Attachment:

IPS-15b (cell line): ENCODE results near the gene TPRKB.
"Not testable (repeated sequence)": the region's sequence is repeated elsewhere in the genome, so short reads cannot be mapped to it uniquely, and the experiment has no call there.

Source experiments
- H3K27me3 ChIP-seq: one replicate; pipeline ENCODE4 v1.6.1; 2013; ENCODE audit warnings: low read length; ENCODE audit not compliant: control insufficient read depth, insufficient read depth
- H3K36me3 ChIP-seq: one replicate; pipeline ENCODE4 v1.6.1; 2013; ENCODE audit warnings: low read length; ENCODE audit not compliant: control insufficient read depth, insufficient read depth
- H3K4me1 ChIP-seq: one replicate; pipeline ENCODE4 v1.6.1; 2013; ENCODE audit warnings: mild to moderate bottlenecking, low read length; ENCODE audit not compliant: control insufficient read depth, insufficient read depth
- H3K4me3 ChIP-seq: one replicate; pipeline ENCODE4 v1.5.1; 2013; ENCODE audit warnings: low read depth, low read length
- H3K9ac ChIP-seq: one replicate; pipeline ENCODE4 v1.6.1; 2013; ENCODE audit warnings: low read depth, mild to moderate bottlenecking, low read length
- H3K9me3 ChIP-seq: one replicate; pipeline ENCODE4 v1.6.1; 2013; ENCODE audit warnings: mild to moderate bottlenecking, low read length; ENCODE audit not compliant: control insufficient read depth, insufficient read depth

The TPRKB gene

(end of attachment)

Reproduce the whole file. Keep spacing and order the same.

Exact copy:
IPS-15b (cell line): ENCODE results near the gene TPRKB.
"Not testable (repeated sequence)": the region's sequence is repeated elsewhere in the genome, so short reads cannot be mapped to it uniquely, and the experiment has no call there.

Source experiments
- H3K27me3 ChIP-seq: one replicate; pipeline ENCODE4 v1.6.1; 2013; ENCODE audit warnings: low read length; ENCODE audit not compliant: control insufficient read depth, insufficient read depth
- H3K36me3 ChIP-seq: one replicate; pipeline ENCODE4 v1.6.1; 2013; ENCODE audit warnings: low read length; ENCODE audit not compliant: control insufficient read depth, insufficient read depth
- H3K4me1 ChIP-seq: one replicate; pipeline ENCODE4 v1.6.1; 2013; ENCODE audit warnings: mild to moderate bottlenecking, low read length; ENCODE audit not compliant: control insufficient read depth, insufficient read depth
- H3K4me3 ChIP-seq: one replicate; pipeline ENCODE4 v1.5.1; 2013; ENCODE audit warnings: low read depth, low read length
- H3K9ac ChIP-seq: one replicate; pipeline ENCODE4 v1.6.1; 2013; ENCODE audit warnings: low read depth, mild to moderate bottlenecking, low read length
- H3K9me3 ChIP-seq: one replicate; pipeline ENCODE4 v1.6.1; 2013; ENCODE audit warnings: mild to moderate bottlenecking, low read length; ENCODE audit not compliant: control insufficient read depth, insufficient read depth

The TPRKB gene